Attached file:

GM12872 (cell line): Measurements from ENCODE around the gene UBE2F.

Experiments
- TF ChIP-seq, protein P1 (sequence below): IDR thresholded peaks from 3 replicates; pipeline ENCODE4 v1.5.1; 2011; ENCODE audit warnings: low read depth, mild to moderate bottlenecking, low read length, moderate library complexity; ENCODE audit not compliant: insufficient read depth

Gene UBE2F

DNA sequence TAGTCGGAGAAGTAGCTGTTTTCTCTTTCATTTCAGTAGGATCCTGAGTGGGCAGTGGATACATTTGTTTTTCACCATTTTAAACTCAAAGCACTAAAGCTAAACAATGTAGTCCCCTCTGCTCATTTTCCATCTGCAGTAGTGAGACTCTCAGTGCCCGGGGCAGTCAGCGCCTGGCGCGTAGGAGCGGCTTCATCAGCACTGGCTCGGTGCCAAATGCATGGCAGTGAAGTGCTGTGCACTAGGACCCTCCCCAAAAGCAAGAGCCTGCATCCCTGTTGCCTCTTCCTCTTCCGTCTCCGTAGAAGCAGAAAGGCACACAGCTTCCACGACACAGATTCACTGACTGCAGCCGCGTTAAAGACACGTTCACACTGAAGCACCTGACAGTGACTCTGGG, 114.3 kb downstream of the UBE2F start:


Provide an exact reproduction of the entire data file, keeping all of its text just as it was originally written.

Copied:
GM12872 (cell line): Measurements from ENCODE around the gene UBE2F.

Experiments
- TF ChIP-seq, protein P1 (sequence below): IDR thresholded peaks from 3 replicates; pipeline ENCODE4 v1.5.1; 2011; ENCODE audit warnings: low read depth, mild to moderate bottlenecking, low read length, moderate library complexity; ENCODE audit not compliant: insufficient read depth

Gene UBE2F

DNA sequence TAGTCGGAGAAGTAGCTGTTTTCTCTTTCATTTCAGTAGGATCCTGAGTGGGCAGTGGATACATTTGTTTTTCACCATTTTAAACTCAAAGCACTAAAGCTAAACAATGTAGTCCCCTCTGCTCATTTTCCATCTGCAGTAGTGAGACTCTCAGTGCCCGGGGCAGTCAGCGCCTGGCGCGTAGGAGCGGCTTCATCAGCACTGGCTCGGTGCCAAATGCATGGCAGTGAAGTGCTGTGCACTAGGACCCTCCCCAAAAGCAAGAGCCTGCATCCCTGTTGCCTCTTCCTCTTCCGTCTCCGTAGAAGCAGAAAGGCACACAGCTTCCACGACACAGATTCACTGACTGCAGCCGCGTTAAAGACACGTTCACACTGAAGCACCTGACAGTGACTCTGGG, 114.3 kb downstream of the UBE2F start: